Miss World titleholder Megan Young. Photo: Jay Director/AFP/Getty
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Would you enter your unborn daughter in a beauty pageant?

By virtue of being female she’s already been entered into a lifelong beauty contest, one which, through the simple fact of ageing, she is ultimately destined to lose. Why not formalise it from the start?

A three-month-old baby has become Britain’s youngest beauty pageant entrant. According to the Sunday Post, “doting mum Amanda entered Luna into the competition before she was even born after becoming overwhelmed at her 20-week hospital scan”:

The 28-year-old said: ‘As soon as I saw her image on the screen at my antenatal session I knew she was a stunner. I always knew that I was carrying a girl and a beautiful one at that.’

While she may have got in earliest as far as gestation is concerned, it turns out Amanda is not the first expectant mother to have done this. The Mail reports on a mother in Blackpool signing up her seven-month-old foetus for the Miss Natural Sparkle UK contest. While it’s true that the girls had already been born by the time they came to be judged, you start to think it’s only a matter of time before it’s done on ultrasound pictures alone.

And why not? If your foetus is a girl, you might as well get in there while she’s still got a chance of enjoying some brief triumph. By virtue of being female she’s already been entered into a lifelong beauty contest, one which, through the simple fact of ageing, she is ultimately destined to lose. So why not formalise it right from the start, as soon as you know your offspring to be a member of the objectified class? At least then she might get some training in the art of being purely decorative. She may even win a prize, providing you make an early start. After all, babies are cute, and toddlers too, but it’s not long before even the sparkliest little poppet is past it.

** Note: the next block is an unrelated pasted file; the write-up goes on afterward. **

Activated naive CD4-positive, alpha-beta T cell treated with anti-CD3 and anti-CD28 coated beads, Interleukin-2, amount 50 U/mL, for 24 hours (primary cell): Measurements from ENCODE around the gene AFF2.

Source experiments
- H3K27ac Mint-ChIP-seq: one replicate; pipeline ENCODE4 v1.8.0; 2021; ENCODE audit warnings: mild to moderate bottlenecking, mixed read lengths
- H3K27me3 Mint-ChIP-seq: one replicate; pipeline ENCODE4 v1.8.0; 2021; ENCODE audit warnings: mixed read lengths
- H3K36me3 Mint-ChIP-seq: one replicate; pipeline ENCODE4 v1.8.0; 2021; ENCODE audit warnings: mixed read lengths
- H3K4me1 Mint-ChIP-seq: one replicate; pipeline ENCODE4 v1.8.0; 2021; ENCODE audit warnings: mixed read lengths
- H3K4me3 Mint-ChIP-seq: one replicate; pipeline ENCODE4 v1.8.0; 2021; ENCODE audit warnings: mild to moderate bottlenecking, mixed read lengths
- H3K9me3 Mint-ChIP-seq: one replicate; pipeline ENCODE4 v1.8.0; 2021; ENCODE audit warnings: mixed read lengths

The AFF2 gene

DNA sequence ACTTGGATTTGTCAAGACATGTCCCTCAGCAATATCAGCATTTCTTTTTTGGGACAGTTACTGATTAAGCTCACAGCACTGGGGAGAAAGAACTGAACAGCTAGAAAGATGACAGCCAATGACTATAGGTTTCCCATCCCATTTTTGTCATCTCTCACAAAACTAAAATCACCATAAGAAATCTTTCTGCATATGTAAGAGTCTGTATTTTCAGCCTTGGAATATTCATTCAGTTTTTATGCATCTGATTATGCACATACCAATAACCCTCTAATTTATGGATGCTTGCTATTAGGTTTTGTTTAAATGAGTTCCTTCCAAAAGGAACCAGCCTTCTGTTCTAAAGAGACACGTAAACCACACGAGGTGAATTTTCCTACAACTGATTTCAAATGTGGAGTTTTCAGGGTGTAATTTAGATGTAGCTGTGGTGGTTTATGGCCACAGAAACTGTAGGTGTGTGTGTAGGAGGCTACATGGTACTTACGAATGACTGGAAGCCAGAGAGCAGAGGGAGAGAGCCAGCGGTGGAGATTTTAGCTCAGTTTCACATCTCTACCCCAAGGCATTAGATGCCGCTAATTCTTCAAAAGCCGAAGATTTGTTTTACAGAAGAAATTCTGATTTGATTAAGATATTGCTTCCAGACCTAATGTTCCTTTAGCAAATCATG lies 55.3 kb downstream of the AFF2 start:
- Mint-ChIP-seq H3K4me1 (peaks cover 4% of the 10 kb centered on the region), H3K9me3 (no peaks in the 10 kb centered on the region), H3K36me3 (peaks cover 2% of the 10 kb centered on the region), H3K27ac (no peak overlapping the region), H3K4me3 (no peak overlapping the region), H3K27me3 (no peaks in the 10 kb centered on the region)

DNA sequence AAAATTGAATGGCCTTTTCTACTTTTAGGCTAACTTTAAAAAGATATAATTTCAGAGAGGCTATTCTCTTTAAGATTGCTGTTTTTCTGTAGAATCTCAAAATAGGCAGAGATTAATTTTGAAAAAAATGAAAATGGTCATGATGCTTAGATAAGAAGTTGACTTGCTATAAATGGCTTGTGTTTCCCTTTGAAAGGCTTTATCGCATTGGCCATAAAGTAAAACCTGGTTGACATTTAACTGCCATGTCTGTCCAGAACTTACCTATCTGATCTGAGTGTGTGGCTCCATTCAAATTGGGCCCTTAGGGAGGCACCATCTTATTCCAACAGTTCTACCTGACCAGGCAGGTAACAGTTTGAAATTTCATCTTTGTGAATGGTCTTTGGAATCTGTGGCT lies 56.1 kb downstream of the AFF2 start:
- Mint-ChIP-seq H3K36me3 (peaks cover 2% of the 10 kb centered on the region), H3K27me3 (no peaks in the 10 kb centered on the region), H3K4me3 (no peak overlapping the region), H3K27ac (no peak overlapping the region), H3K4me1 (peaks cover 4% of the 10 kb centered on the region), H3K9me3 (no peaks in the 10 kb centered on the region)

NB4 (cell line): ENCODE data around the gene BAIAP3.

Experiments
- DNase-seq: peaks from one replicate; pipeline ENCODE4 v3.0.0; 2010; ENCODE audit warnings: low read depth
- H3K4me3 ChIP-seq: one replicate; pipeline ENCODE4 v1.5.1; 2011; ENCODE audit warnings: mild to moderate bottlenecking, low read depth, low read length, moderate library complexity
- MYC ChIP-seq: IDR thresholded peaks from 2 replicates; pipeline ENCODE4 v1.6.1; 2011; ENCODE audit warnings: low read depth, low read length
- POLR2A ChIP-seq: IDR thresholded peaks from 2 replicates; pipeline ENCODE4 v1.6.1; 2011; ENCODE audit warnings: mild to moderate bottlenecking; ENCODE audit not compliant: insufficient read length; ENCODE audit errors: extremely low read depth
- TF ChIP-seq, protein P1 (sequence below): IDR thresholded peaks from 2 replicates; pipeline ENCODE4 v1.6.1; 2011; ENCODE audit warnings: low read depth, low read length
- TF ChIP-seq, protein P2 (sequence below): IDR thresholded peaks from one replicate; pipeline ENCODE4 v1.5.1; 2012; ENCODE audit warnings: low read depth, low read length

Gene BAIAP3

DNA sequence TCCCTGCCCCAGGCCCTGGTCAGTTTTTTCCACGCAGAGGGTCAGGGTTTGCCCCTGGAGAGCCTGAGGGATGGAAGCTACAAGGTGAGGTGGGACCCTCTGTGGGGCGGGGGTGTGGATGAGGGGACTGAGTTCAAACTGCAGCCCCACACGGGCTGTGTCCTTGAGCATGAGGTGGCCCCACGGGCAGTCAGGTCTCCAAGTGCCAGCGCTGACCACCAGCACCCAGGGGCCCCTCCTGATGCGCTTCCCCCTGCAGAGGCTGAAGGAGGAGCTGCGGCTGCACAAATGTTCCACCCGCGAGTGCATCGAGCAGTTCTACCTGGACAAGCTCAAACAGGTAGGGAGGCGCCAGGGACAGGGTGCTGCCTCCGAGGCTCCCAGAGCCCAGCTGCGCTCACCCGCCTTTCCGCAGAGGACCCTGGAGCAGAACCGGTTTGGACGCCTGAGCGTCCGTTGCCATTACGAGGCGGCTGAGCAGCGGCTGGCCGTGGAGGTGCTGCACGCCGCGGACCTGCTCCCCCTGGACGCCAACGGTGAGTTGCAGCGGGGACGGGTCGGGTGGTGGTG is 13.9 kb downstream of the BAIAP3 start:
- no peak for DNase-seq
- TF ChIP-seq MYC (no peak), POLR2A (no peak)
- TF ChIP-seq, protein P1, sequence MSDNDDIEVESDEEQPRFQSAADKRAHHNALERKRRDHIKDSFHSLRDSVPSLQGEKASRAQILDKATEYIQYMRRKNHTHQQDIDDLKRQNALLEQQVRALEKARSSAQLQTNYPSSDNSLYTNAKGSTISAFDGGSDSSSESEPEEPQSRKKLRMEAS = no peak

We might continue to feed little girls a Disney Princess myth of blossoming into “beautiful womanhood” but the reality is, of course, nothing like this. By early adolescence – with the arrival of body odour and vaginal discharge, blocked sebaceous glands and traces of underarm hair – you are already past your pristine, doll-like prime. By the time you hit puberty full-on, complete with blackheads, bristling pubic hair and blood-stained pants, all the artifice which, for a little girl, is “fun” has become “necessity”. You thought you had been dressing up as preparation for “real womanhood” but this experience of realness never comes. Instead the game of let’s pretend becomes more and more arduous: cleanser, toner, moisturiser, serum, primer, foundation, concealer, powder, botox, collagen, knife, and still none of it works. Womanhood remains a process of constant acquisition: wrinkles, open pores, grey hairs, stretch marks, body fat, age spots, varicose veins (but neither wisdom nor experience – such things build in men, but pass straight through women, making room for the projections of everyone else).